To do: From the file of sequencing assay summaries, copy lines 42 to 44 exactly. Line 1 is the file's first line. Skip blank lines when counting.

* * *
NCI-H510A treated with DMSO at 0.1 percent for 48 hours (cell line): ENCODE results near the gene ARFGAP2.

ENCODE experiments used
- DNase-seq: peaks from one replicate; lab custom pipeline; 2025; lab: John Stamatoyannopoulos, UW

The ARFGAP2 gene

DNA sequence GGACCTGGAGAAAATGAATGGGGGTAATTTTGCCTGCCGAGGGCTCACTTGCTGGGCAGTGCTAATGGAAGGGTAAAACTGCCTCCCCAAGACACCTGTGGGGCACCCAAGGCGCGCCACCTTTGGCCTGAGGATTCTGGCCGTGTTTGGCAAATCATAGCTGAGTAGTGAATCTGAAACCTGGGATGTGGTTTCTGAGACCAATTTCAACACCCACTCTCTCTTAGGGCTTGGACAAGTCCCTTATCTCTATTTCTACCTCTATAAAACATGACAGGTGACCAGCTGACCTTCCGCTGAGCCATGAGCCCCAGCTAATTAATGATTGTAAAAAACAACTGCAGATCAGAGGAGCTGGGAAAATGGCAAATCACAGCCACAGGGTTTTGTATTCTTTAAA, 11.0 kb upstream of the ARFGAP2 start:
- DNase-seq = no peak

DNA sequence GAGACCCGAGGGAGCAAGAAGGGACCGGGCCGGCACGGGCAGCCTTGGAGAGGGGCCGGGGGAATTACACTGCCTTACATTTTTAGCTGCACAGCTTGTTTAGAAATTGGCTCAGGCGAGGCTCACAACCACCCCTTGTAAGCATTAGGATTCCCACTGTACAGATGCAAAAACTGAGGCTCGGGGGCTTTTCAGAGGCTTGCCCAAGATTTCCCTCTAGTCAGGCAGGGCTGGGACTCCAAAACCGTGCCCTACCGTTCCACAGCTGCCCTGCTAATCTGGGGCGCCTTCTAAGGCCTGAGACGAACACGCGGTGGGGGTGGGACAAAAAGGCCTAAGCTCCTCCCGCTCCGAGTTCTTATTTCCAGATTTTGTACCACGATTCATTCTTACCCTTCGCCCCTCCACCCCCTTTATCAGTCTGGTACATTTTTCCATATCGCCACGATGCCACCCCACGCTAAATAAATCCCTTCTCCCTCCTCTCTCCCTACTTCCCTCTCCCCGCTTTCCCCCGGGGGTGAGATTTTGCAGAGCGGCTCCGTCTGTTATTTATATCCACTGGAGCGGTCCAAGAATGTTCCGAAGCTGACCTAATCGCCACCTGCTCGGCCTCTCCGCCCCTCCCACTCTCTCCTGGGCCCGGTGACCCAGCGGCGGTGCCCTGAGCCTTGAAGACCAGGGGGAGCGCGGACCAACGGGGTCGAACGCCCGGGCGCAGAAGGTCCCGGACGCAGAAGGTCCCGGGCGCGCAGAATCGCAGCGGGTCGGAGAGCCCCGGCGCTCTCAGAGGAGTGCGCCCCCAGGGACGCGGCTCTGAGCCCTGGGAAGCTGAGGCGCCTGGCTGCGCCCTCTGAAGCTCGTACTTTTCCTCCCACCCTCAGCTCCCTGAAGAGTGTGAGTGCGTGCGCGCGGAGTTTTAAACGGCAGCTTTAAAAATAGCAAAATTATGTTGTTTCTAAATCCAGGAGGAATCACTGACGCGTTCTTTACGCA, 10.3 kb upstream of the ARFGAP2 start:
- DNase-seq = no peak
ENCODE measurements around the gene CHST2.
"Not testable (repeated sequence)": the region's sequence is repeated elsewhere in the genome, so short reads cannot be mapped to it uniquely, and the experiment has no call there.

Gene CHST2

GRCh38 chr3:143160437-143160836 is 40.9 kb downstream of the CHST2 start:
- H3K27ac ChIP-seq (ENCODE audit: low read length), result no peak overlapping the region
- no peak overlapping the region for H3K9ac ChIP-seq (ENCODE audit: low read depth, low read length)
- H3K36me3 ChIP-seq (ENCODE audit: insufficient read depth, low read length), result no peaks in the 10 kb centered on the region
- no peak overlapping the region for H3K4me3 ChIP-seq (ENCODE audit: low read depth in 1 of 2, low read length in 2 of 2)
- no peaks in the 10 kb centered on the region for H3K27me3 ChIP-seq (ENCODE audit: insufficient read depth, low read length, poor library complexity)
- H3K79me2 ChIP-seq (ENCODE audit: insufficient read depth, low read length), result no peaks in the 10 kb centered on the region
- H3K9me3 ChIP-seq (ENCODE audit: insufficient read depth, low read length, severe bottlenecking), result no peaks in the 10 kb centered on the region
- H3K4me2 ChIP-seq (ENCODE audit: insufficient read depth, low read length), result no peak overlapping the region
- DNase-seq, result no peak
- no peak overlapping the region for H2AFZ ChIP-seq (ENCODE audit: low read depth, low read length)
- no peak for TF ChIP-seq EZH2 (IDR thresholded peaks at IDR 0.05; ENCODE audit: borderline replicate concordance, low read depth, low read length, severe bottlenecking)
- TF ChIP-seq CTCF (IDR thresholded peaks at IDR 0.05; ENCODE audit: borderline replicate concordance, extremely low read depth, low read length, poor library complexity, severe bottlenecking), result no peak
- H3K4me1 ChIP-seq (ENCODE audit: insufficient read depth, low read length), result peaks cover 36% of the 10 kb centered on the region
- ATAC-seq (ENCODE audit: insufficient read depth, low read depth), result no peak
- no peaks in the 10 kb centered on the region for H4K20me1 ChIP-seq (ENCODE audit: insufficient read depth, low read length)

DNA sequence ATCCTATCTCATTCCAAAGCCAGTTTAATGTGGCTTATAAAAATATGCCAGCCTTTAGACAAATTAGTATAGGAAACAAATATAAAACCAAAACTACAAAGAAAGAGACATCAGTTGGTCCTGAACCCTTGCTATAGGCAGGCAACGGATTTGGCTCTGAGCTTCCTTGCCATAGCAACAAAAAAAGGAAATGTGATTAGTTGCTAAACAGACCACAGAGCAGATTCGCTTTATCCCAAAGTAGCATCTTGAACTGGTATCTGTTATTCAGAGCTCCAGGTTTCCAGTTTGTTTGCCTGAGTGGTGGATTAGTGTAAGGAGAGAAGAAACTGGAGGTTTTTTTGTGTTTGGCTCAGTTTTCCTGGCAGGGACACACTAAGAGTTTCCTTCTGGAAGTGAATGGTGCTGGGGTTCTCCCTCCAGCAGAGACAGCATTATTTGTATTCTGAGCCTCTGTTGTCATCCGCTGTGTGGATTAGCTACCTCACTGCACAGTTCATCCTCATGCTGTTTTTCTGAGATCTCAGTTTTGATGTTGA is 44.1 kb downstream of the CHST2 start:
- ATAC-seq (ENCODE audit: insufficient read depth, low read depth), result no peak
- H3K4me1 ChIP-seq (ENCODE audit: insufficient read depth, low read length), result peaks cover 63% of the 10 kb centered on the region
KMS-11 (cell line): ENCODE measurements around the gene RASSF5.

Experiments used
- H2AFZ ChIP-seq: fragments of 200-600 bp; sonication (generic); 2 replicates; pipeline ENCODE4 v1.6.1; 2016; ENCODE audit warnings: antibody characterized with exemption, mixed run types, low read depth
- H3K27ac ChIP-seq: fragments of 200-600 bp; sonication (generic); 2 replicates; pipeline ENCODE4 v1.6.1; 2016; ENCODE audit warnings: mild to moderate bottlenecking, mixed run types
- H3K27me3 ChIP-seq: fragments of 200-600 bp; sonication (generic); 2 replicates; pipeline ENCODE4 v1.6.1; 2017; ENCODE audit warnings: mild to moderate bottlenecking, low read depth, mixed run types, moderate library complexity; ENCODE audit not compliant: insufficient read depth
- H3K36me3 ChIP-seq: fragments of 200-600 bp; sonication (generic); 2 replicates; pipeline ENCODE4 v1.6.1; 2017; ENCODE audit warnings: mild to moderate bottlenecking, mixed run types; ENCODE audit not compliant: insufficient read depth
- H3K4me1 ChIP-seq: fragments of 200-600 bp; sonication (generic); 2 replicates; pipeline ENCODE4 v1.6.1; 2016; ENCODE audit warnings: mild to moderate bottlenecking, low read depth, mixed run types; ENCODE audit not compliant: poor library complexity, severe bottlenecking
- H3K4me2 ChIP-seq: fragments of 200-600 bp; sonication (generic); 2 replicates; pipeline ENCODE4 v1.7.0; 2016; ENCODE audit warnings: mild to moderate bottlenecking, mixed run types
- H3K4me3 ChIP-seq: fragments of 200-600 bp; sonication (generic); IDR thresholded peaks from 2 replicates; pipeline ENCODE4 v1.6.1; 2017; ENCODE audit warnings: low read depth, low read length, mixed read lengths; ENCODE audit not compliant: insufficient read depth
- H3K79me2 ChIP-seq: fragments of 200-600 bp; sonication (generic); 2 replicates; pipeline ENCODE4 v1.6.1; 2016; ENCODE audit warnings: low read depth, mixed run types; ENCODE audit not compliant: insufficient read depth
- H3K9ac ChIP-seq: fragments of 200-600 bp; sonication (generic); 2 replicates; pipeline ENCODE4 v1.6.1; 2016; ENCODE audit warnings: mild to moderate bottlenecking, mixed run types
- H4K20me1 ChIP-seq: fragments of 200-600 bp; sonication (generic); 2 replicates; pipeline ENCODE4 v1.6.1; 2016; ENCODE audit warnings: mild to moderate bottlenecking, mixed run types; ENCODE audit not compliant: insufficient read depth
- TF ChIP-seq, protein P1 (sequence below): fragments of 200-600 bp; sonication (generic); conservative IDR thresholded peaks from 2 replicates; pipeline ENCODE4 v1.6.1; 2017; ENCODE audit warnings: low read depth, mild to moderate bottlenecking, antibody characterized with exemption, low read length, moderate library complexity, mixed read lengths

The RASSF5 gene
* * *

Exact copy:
- H4K20me1 ChIP-seq: fragments of 200-600 bp; sonication (generic); 2 replicates; pipeline ENCODE4 v1.6.1; 2016; ENCODE audit warnings: mild to moderate bottlenecking, mixed run types; ENCODE audit not compliant: insufficient read depth
- TF ChIP-seq, protein P1 (sequence below): fragments of 200-600 bp; sonication (generic); conservative IDR thresholded peaks from 2 replicates; pipeline ENCODE4 v1.6.1; 2017; ENCODE audit warnings: low read depth, mild to moderate bottlenecking, antibody characterized with exemption, low read length, moderate library complexity, mixed read lengths

The RASSF5 gene